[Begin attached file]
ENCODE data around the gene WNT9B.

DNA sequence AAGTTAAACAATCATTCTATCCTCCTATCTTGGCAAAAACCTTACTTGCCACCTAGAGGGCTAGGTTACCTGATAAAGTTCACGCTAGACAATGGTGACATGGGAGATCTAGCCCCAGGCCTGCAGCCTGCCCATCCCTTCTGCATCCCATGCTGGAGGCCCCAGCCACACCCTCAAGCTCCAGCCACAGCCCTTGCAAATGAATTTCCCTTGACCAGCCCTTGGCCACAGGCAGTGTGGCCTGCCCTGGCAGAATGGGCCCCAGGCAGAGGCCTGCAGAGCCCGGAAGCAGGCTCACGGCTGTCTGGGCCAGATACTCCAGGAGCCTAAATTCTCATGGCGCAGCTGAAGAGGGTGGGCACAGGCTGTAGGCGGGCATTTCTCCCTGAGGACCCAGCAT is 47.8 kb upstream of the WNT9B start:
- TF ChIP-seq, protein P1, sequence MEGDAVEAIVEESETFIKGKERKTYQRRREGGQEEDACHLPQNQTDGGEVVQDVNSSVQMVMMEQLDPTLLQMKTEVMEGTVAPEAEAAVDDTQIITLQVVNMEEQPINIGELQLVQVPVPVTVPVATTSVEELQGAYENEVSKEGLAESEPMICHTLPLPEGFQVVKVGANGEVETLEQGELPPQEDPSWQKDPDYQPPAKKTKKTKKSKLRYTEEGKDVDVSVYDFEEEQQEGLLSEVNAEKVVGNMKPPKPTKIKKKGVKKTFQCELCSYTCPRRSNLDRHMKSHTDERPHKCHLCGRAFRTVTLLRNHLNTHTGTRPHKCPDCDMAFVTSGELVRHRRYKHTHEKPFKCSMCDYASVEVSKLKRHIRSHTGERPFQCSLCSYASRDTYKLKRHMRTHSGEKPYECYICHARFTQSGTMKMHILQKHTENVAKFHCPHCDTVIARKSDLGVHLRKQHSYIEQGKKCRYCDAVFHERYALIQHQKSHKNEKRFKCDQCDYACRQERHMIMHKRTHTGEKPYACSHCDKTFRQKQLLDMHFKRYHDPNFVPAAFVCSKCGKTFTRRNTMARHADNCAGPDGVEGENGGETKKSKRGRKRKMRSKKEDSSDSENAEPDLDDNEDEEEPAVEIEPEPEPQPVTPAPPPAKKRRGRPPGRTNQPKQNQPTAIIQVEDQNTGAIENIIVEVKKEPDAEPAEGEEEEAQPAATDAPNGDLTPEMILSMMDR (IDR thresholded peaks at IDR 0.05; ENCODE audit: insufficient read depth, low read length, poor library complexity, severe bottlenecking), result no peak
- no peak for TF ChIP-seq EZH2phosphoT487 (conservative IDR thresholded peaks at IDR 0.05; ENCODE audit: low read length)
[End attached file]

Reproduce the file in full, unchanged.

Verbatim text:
ENCODE data around the gene WNT9B.

DNA sequence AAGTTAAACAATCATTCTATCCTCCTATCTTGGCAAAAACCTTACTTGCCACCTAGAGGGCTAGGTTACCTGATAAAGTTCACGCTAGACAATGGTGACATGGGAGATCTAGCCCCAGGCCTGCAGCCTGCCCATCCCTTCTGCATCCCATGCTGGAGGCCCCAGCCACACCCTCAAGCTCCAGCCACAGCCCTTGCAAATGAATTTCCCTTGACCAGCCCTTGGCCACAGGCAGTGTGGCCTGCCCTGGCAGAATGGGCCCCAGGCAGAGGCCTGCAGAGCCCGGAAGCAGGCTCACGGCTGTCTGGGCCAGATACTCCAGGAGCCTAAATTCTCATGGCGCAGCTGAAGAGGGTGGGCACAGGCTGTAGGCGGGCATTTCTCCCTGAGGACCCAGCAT is 47.8 kb upstream of the WNT9B start:
- TF ChIP-seq, protein P1, sequence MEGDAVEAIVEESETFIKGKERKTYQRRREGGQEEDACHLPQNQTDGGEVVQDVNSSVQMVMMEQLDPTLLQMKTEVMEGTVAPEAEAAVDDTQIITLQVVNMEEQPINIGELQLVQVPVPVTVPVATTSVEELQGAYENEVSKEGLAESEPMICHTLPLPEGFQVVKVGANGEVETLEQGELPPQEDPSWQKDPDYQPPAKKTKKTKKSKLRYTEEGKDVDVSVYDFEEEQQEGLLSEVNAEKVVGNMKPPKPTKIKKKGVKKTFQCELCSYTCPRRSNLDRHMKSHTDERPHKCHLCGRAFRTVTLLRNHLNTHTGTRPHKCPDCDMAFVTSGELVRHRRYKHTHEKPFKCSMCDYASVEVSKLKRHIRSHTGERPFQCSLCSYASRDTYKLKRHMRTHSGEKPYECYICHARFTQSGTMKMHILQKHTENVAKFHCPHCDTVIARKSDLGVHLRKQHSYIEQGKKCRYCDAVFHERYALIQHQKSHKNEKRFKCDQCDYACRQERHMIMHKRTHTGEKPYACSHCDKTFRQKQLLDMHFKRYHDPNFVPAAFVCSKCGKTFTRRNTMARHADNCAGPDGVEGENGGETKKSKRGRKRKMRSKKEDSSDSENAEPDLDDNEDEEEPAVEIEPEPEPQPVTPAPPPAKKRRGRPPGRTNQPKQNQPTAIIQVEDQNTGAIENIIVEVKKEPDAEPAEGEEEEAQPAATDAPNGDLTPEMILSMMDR (IDR thresholded peaks at IDR 0.05; ENCODE audit: insufficient read depth, low read length, poor library complexity, severe bottlenecking), result no peak
- no peak for TF ChIP-seq EZH2phosphoT487 (conservative IDR thresholded peaks at IDR 0.05; ENCODE audit: low read length)